OVDP Lawyers – Earning Foreign Income | Reporting Foreign Accounts
- 1 U.S. Tax Filing Requirements
- 2 Foreign Income – Multiple Jurisdictions
- 3 Foreign Tax Credit & Foreign Earned Income Exclusion
- 4 Foreign Earned Income Exclusion
- 5 Foreign Tax Credit
- 6 Foreign Account Disclosure And Passive Income
- 7 What is FATCA?
- 8 What is an FBAR?
- 9 Who is Required to File an FBAR?
- 10 What is the Modified Streamlined Program?
Generally, whether you are a U.S. Citizen or Legal Permanent Resident you are required to file a 1040 each year and disclose all of your U.S. and foreign income (unless you do not meet the minimum threshold for filing a tax return). In addition, if you have a foreign accounts, you have to disclose the information on a 1040 Schedule B, and possibly other forms such as a Schedule B, FBAR, 3520, etc.
As if filing US tax is not complex enough, when a person is a US citizen or legal permanent resident of the United States and works in various different countries during the tax year, tax filings become nearly overwhelming.
The following is a primer on tax filing requirements for individuals who work in multiple different foreign countries:
U.S. Tax Filing Requirements
The tax filing requirements for individuals with foreign income will be determined by their US status.
Citizens/Legal Permanent Residents
When a person is a citizen or legal permanent resident of the United States there required to file a US tax return for each tax year. Despite all the misinformation you will find online, fact of the matter is these are the requirements. In other words, if a person is a legal permanent resident of the United States who is not relinquished their residency, then they reside in Japan and earn money in Japan, China, Brazil, and Nicaragua – they are still required to file US tax return.
Depending on the amount of money they make, as well as whether they paid for taxes and any or all of these jurisdictions, the taxpayer may be entitled to either a foreign tax credit for foreign earned income exclusion on a portion of the foreign income; nevertheless, they still have to file a 1040 tax return.
Non-Citizens/ Non-Legal Permanent Residents
It is not as if every person on the planet has to file a US tax return – even if it seems that way. Rather, if a person is a non-US citizen and non-legal permanent resident of the United States than their only required to file a US tax return if they have US Income. This is generally called ECI (Effectively Connected Income) and instead of filing a 1040, the individual can file a 1040NR (which means Non-Resident)
United States will still require taxes to be paid (absent treaty relief or other relief) for the income that the individual earned in the United States and/or from a US company.
Foreign Income – Multiple Jurisdictions
Since our firm is commonly called upon to represent individuals who earn income in several different countries, we put together the following case study to try to explain the process
Case Study: Jeff: Jeff is a non-US citizen of the United States but a legal permanent resident of the United States. Jeff also has citizenship in China. Jeff is an international consultant for many different large companies around the globe . As a result, Jeff earns income from many different sources, which would depend on the number of different companies he consults for in any given year. Even though Jeff does not reside in the United States is not relinquished his legal permanent resident card (which can lead to other immigration issues involving living outside of the United States for more than six months, but are not of consequence for this example).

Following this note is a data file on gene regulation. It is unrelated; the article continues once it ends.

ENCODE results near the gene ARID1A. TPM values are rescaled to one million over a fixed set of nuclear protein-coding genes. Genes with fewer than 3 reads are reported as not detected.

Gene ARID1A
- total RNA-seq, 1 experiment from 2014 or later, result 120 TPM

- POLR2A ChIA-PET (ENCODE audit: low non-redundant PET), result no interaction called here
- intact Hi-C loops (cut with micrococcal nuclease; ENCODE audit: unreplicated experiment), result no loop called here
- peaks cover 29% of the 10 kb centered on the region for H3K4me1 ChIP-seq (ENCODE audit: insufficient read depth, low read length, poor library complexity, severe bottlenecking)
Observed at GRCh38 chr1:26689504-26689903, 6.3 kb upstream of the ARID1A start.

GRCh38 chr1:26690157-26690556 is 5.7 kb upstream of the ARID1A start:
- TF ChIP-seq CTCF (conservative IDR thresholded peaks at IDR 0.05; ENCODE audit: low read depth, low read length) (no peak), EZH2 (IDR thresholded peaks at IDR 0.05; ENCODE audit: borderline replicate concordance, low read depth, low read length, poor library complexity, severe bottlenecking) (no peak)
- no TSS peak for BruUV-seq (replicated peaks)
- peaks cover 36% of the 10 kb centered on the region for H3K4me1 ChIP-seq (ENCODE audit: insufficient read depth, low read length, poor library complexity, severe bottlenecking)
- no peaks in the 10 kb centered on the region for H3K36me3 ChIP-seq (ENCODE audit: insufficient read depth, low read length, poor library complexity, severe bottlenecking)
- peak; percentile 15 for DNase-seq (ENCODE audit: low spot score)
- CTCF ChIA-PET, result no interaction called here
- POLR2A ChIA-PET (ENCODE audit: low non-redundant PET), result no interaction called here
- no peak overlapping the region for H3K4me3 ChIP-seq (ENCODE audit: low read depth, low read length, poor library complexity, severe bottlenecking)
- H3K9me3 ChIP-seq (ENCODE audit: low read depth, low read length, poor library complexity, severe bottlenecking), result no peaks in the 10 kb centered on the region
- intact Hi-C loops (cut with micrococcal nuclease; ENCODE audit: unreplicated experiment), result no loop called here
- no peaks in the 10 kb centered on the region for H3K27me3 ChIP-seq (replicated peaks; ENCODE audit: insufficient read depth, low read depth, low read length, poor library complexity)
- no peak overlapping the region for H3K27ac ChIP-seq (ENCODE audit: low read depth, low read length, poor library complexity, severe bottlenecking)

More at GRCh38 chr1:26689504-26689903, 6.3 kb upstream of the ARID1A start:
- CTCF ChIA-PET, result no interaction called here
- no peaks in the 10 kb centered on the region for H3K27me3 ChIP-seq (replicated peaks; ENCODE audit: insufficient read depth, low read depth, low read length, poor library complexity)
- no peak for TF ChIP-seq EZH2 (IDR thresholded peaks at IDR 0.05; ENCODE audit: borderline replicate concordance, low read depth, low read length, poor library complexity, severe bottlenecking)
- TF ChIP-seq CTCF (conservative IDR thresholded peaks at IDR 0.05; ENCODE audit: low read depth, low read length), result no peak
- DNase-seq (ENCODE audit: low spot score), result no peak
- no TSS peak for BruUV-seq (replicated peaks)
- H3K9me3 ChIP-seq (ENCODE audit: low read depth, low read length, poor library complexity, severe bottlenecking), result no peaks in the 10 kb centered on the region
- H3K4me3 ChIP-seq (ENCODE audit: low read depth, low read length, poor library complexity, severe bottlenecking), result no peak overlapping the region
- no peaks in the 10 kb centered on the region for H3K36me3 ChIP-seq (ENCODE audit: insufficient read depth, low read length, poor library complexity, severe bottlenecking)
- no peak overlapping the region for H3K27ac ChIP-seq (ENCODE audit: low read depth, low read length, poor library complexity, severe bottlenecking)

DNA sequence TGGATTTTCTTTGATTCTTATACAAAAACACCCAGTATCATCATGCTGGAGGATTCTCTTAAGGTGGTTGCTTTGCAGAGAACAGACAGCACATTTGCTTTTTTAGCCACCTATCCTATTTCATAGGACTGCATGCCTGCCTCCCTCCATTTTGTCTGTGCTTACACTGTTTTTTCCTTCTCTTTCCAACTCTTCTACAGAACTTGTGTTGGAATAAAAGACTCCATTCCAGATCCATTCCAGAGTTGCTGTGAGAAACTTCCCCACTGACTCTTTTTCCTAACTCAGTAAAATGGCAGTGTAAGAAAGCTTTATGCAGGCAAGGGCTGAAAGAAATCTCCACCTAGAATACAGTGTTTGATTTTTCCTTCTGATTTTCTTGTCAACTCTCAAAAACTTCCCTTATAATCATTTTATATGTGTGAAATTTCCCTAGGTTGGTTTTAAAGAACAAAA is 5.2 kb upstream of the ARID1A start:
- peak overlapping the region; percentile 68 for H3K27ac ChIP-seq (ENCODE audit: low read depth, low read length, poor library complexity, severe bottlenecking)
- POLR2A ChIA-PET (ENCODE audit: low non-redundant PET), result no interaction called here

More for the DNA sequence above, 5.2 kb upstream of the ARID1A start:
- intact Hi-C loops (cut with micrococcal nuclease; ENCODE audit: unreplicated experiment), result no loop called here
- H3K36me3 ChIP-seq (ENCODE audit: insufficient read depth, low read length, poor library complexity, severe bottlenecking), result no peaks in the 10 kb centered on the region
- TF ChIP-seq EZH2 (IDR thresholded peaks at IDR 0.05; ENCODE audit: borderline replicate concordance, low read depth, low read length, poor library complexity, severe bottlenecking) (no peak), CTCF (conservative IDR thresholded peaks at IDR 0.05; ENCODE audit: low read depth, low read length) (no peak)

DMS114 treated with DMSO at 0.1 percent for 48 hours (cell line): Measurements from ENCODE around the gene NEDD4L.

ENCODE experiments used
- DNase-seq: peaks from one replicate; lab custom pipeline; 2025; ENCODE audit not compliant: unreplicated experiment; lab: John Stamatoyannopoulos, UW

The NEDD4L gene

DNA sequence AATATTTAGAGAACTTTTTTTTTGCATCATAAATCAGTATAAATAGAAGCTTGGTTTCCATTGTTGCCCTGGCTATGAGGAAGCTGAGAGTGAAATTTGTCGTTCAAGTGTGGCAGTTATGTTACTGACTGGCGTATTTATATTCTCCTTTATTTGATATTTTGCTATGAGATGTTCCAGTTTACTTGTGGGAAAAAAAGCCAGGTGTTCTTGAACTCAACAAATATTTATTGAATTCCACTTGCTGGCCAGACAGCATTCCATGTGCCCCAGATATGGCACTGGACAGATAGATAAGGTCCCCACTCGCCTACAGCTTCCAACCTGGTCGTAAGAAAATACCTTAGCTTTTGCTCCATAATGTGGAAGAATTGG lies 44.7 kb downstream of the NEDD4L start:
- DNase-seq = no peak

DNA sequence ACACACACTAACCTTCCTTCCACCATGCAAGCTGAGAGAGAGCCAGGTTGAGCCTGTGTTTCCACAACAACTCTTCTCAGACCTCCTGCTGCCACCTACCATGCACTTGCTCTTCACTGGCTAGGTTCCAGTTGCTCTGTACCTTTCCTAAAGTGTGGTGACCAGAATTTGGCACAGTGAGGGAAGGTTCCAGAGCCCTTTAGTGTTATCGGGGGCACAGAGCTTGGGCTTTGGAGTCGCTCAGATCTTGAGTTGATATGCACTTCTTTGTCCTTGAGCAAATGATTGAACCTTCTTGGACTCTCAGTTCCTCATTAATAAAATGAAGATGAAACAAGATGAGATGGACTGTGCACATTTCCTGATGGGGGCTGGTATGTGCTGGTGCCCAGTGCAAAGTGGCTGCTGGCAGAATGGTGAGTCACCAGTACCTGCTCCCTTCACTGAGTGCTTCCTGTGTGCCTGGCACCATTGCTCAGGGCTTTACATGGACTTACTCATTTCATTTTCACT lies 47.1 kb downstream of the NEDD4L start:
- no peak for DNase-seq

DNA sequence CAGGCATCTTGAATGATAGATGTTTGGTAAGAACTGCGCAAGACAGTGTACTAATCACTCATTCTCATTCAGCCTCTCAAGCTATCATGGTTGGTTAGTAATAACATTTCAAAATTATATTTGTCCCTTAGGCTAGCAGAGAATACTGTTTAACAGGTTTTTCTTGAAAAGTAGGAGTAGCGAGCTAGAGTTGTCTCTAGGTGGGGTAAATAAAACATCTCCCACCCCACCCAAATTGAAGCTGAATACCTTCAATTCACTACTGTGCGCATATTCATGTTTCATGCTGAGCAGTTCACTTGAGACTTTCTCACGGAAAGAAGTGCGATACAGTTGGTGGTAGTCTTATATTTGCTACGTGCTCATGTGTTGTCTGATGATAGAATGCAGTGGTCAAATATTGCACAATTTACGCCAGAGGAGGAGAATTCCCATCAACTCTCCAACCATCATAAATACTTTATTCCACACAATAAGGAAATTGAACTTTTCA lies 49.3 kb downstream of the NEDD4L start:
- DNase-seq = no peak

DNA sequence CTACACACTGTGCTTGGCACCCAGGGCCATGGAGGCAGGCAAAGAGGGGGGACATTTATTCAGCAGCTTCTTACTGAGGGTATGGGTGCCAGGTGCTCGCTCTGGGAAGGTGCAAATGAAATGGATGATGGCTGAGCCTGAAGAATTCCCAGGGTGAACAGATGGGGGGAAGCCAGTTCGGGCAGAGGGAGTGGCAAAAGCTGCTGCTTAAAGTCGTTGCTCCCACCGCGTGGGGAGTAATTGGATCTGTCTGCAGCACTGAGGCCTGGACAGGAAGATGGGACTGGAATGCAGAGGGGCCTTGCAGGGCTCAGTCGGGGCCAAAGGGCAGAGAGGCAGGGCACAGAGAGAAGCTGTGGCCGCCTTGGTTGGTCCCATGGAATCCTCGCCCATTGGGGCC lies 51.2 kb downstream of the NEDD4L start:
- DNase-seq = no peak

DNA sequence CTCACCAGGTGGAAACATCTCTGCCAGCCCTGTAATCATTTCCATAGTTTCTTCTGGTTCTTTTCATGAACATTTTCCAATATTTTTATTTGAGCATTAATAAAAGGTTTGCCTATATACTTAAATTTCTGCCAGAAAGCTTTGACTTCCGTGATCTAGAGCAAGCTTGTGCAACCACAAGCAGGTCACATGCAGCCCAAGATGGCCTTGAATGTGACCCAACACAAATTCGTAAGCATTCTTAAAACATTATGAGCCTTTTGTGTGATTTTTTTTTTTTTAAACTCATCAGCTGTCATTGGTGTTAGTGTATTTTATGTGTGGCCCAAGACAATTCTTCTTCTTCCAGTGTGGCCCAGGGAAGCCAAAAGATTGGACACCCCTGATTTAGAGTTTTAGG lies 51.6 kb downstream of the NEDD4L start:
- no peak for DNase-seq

- Each year, Jeff receives 1099s and W-2s and equivalent from multiple different employers. That is because depending on which jurisdiction he is working in, sometimes is considered a contract employee and other times he is considered an independent contractor.
- Therefore, Jeff pays taxes in nearly 8 jurisdictions for tax year 2015. Jeff has not yet filed his US tax return because he was under the false impression that because he did not earn any income in the United States he does not need to file a tax return in the United States.
- After speaking with an experienced international tax attorney, Jeff realizes that in fact he is required to file a 1040 tax return in the United States and pay tax on his income. One of the luxuries of being a legal permanent resident and/or US citizen is that the United States taxes individuals on their worldwide income.
- Luckily, Jeff was informed that he qualifies for the foreign tax credit in the majority of jurisdictions it works in and therefore at the end of the day even though Jeffrey is required to file a US tax return, he does not have any outstanding tax liability.
Foreign Tax Credit & Foreign Earned Income Exclusion
The United States is not in the business of seeking double taxation. In fact, the United States has entered in the tax treaties with several countries to try to reduce the headaches of double taxation – in addition to the double taxation prevention clauses of the Internal Revenue Code.
The two main methods individuals use to avoid duplication of taxes is the foreign tax credit and the foreign earned income exclusion, which are described below:
Foreign Earned Income Exclusion
U.S. taxpayers (U.S. Citizen, Legal Permanent Resident, Foreign Nationals subject to U.S. tax) are required to pay tax to the United States on their worldwide income. If a US taxpayer works overseas and has already paid tax in a foreign country they will usually be entitled to either take a foreign tax credit or a foreign earned income exclusion.
Unlike the Foreign Tax Credit, the foreign earned income exclusion essentially excludes up $100,000 of overseas earnings from any tax liability – along with roughly $15,000 of housing expense.
How do I Qualify for the Foreign Earned Income Exclusion?
In order to qualify for Foreign Earned Income Exclusion, there are a few main requirements:
- The taxpayer must be employed or generate self-income (in other words, the taxpayer cannot be employed by the US government).
- The taxpayer must have employment income (unlike the foreign tax credit, the Foreign Earned Income Exclusion refers to “earned” income – as opposed to passive income)
- The taxpayer must meet either the bona fide residence test or the physical presence test.
- The taxpayer must call the foreign country his or her tax home.
Foreign Tax Credit
The Foreign Tax Credit is a tax “Credit” against foreign taxes already paid.
The Taxpayer Must Show Proof of the Foreign Tax Paid
If a U.S. taxpayer can show proof that they have already paid a tax in a foreign country on income that they would have to pay tax on in the United States they can usually obtain a credit. To qualify, the US taxpayer must be able to prove that they paid tax – this is usually done by providing copies of foreign tax returns and/or a stamped document (which most countries provide) that shows proof the taxes were received by the taxpayer in the foreign country.